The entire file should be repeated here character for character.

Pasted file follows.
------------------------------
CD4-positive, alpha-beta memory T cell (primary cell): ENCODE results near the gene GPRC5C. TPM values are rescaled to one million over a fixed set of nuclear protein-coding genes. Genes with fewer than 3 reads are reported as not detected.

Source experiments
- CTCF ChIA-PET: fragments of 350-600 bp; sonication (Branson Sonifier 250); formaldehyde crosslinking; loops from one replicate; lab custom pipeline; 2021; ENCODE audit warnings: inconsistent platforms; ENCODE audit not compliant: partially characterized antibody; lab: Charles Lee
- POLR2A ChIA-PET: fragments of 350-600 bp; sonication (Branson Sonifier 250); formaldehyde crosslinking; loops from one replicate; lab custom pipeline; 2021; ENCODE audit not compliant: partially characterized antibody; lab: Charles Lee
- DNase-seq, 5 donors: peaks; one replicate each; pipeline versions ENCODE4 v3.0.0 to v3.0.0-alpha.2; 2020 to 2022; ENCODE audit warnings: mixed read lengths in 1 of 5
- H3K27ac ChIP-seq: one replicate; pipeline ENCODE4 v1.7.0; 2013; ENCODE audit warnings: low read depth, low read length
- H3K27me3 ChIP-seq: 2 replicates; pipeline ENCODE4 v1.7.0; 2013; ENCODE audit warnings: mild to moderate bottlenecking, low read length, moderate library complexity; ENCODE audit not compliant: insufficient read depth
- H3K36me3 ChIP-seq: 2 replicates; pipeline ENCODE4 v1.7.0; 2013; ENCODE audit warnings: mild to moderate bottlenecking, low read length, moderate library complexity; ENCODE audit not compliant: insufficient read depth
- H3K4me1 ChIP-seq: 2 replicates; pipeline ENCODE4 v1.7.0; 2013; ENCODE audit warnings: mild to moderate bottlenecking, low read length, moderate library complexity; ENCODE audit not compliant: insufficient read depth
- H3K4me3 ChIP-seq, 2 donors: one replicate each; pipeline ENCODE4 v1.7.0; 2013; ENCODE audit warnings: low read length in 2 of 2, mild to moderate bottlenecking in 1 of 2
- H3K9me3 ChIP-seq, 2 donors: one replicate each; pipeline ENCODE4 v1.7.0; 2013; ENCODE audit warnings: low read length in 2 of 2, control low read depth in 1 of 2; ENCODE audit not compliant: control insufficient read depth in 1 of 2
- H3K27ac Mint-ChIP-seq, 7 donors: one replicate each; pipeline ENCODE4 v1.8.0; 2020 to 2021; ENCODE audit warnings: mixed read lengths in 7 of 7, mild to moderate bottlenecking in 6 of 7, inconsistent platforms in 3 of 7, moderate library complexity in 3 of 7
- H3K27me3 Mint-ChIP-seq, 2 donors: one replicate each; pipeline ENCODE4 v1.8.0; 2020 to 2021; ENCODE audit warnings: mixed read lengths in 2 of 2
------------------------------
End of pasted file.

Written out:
CD4-positive, alpha-beta memory T cell (primary cell): ENCODE results near the gene GPRC5C. TPM values are rescaled to one million over a fixed set of nuclear protein-coding genes. Genes with fewer than 3 reads are reported as not detected.

Source experiments
- CTCF ChIA-PET: fragments of 350-600 bp; sonication (Branson Sonifier 250); formaldehyde crosslinking; loops from one replicate; lab custom pipeline; 2021; ENCODE audit warnings: inconsistent platforms; ENCODE audit not compliant: partially characterized antibody; lab: Charles Lee
- POLR2A ChIA-PET: fragments of 350-600 bp; sonication (Branson Sonifier 250); formaldehyde crosslinking; loops from one replicate; lab custom pipeline; 2021; ENCODE audit not compliant: partially characterized antibody; lab: Charles Lee
- DNase-seq, 5 donors: peaks; one replicate each; pipeline versions ENCODE4 v3.0.0 to v3.0.0-alpha.2; 2020 to 2022; ENCODE audit warnings: mixed read lengths in 1 of 5
- H3K27ac ChIP-seq: one replicate; pipeline ENCODE4 v1.7.0; 2013; ENCODE audit warnings: low read depth, low read length
- H3K27me3 ChIP-seq: 2 replicates; pipeline ENCODE4 v1.7.0; 2013; ENCODE audit warnings: mild to moderate bottlenecking, low read length, moderate library complexity; ENCODE audit not compliant: insufficient read depth
- H3K36me3 ChIP-seq: 2 replicates; pipeline ENCODE4 v1.7.0; 2013; ENCODE audit warnings: mild to moderate bottlenecking, low read length, moderate library complexity; ENCODE audit not compliant: insufficient read depth
- H3K4me1 ChIP-seq: 2 replicates; pipeline ENCODE4 v1.7.0; 2013; ENCODE audit warnings: mild to moderate bottlenecking, low read length, moderate library complexity; ENCODE audit not compliant: insufficient read depth
- H3K4me3 ChIP-seq, 2 donors: one replicate each; pipeline ENCODE4 v1.7.0; 2013; ENCODE audit warnings: low read length in 2 of 2, mild to moderate bottlenecking in 1 of 2
- H3K9me3 ChIP-seq, 2 donors: one replicate each; pipeline ENCODE4 v1.7.0; 2013; ENCODE audit warnings: low read length in 2 of 2, control low read depth in 1 of 2; ENCODE audit not compliant: control insufficient read depth in 1 of 2
- H3K27ac Mint-ChIP-seq, 7 donors: one replicate each; pipeline ENCODE4 v1.8.0; 2020 to 2021; ENCODE audit warnings: mixed read lengths in 7 of 7, mild to moderate bottlenecking in 6 of 7, inconsistent platforms in 3 of 7, moderate library complexity in 3 of 7
- H3K27me3 Mint-ChIP-seq, 2 donors: one replicate each; pipeline ENCODE4 v1.8.0; 2020 to 2021; ENCODE audit warnings: mixed read lengths in 2 of 2